Tuesday, 10 May 2016 09:55

Women: put on your overalls with pride

Written by  Pam Tipa
Shane McManaway, Allflex Australasia general manager. Shane McManaway, Allflex Australasia general manager.

The role women play in the dairy industry is enormous and women are truly stepping up and demonstrating leadership.

This is the message from Shane McManaway, Allflex Australasia general manager.

He didn't see that in other agri sectors, he told the Dairy Womens Network annual conference in Hamilton last week. Allflex was a major conference sponsor.

McManaway referred to the "cool winds" sweeping across the country in terms of the dairy prices. In the middle of the night when farming couples listen to whether the dairy price has gone up or down, it will usually be the women who say "we'll be ok. Let's get up in the morning and get on with the job".

"[You're] the backbone of the country -- so well done," McManaway said to the conference attendees.

Agriculture too is the backbone of this country and has many good stories to tell. However he had seen mostly negative stories in mainstream newspapers over the past 12 months.

"It makes me wild," he says. "But we've got a part to play in changing that."

In 2014 he launched a campaign in Australia called Proud to be a Farmer. They went on television and every soapbox they could find throughout Australia to tell urban people how important farming was in the fabric of that country.

They then launched it in 2015 in New Zealand and it has been a tremendous success. "I'm getting to talk to a lot of people around NZ on this pride we have."

He says he has read that when Richie McCaw got his first All Blacks jersey he took it out of the cellophane and buried his face in it for 45 minutes, absorbing the pride he would have in that journey and what that meant to him.

"As farmers, when we put on our overalls in the morning or take them out of the cellophane for the first time, [we should] 'bury' our faces in our overalls and put on pride," he said.

McManaway has visited four countries, including China and Israel, speaking at two major events this year about Proud to be a Farmer.

"The stories I told came from NZ. Do you know, when people start to get that pride in their belly and get cracking, it's infectious."

Farmers should be proud of what they are doing and get on every soapbox they can. "Let's try to narrow the gap that exists today between urban and the rural."

Many children do not know where milk comes from. "That is an absolute disgrace in a country this size. We have a duty to tell them. Fonterra has done a fantastic job in starting to tell the country where milk comes from and the good things we're doing: we're fencing off rivers, we're doing a whole host of things."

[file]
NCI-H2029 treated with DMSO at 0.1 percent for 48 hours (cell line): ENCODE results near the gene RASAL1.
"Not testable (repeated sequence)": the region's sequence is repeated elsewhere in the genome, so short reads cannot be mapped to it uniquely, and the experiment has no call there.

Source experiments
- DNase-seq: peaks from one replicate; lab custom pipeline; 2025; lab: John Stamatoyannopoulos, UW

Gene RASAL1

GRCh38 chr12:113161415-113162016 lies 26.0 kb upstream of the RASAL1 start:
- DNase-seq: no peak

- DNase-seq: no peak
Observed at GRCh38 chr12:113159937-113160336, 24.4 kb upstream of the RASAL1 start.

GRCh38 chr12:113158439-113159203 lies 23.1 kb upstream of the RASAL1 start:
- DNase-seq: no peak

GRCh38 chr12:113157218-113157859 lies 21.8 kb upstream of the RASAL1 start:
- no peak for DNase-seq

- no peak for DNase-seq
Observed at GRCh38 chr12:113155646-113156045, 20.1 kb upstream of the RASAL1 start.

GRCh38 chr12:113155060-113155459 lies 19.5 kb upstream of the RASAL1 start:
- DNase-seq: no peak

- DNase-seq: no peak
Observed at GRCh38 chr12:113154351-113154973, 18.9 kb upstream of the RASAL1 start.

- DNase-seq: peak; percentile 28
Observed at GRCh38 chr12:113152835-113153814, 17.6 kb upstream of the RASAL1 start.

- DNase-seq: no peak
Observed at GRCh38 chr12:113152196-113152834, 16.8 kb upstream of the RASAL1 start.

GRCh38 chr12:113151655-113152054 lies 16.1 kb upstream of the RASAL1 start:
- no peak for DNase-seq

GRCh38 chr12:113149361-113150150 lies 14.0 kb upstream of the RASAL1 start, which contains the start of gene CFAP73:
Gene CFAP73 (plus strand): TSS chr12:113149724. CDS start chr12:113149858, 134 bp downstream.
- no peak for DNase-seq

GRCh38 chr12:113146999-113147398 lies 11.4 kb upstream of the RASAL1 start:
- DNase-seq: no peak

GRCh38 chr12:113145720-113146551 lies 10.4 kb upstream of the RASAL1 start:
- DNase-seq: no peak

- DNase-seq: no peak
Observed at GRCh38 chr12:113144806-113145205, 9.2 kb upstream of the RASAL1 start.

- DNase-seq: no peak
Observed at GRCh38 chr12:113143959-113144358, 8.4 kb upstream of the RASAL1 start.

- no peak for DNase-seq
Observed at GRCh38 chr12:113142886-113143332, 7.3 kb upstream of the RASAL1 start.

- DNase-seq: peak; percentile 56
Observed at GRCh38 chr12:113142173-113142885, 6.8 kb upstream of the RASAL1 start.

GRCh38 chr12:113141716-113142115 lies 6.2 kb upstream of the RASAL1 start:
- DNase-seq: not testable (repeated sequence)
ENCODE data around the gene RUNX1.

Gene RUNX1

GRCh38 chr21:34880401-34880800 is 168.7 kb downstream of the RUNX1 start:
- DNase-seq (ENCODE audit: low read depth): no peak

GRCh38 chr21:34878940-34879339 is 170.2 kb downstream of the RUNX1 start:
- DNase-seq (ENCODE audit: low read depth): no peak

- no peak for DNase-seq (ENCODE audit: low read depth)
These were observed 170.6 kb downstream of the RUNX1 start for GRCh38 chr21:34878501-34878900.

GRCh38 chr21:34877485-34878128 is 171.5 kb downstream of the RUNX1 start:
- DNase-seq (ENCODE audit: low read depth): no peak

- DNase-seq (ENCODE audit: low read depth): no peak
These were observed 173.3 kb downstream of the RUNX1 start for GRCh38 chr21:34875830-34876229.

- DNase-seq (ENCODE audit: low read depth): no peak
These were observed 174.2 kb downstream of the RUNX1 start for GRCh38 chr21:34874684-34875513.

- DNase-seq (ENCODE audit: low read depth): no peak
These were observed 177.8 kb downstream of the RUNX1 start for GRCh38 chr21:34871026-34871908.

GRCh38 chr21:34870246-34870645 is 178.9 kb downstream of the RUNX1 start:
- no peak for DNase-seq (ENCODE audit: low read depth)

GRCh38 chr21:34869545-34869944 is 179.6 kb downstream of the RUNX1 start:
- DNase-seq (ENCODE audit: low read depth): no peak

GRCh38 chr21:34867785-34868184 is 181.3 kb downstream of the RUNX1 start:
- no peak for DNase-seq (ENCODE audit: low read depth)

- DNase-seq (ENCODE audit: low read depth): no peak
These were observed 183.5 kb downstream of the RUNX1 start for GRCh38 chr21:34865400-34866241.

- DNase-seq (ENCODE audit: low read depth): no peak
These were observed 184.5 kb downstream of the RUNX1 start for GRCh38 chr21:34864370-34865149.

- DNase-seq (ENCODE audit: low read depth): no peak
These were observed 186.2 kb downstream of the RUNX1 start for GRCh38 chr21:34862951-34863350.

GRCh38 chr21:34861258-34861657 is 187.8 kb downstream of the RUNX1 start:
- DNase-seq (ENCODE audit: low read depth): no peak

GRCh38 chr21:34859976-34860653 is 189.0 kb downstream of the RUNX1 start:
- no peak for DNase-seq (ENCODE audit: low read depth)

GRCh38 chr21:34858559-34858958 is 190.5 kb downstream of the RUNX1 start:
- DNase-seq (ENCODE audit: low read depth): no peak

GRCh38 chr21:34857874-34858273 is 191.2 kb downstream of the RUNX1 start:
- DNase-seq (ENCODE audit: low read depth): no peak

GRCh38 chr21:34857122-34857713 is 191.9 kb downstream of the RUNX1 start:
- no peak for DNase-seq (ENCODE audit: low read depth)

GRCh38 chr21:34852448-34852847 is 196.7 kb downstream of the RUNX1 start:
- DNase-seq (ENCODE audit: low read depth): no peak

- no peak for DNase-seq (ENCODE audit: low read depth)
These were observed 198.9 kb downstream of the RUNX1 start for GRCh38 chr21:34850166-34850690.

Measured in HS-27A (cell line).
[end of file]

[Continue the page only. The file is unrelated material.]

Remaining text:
The problem we have now is not of Fonterra's making, he says. "I'm not here to give Fonterra a plug... this is a global issue."

From his visit to China he sees that we should stick to the game plan, understand where we are going, who we are and how we are going to get there "and we will be ok".

United and successful

It is tough out there, it has been a long couple of years and while the light at the end of the tunnel is flickering it still feels a long way off, says Dairy Womens Network chair Justine Kidd.

As much as any time in history, the dairy industry needs to come together and Unite to Succeed, she said, referring to the theme of the DWN conference held at Claudelands in Hamilton last week.

Kidd says in 1923 the dairy accord set the scene for the proud industry it now is. This was the coming together of 400 cooperatives, the first of which started in Otago in 1871.

"Here we are 145 years later at the 2016 Allflex Dairy Womens Network Conference with the theme United to Succeed."

She says the DWN conference team worked tirelessly and creatively to provide a conference that reflects today's reality. They shortened the format and made tough decisions to pull together a conference creating an opportunity to learn, grow and build existing and new friendships and contacts.

She acknowledged the team's effort in ensuring "the show must go on" in difficult economic times. Making the conference happen had been a huge undertaking.

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